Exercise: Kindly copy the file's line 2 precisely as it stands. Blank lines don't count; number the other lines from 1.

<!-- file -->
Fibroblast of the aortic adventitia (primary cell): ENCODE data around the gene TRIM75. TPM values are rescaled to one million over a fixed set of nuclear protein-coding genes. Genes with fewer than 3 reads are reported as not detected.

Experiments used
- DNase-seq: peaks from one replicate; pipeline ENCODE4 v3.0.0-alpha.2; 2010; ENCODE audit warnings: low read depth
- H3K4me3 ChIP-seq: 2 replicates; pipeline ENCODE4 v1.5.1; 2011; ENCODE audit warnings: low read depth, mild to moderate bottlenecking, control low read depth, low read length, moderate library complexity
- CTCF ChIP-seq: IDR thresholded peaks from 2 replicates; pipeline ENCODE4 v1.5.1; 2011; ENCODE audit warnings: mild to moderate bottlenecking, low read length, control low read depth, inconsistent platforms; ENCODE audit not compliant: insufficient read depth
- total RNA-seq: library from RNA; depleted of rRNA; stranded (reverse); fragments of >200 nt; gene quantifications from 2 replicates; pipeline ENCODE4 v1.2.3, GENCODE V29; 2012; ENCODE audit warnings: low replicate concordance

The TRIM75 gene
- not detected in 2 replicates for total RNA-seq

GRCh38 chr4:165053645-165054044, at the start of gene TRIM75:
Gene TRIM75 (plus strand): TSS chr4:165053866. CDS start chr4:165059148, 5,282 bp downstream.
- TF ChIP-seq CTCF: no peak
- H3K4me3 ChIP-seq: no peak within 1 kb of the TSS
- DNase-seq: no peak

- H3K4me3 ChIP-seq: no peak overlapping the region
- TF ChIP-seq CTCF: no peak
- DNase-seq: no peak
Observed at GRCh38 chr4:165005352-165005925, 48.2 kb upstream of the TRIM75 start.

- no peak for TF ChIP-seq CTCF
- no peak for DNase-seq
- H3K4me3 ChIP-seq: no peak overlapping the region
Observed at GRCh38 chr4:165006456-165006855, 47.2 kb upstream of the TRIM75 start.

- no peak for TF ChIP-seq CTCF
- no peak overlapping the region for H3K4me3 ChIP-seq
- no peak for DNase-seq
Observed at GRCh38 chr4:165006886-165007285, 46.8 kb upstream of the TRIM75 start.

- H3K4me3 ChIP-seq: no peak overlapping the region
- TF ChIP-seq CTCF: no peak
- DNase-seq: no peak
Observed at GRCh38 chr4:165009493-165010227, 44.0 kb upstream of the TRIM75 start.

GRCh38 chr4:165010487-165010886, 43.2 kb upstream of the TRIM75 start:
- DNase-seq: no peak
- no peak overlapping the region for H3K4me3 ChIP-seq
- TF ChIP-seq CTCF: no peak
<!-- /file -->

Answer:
Experiments used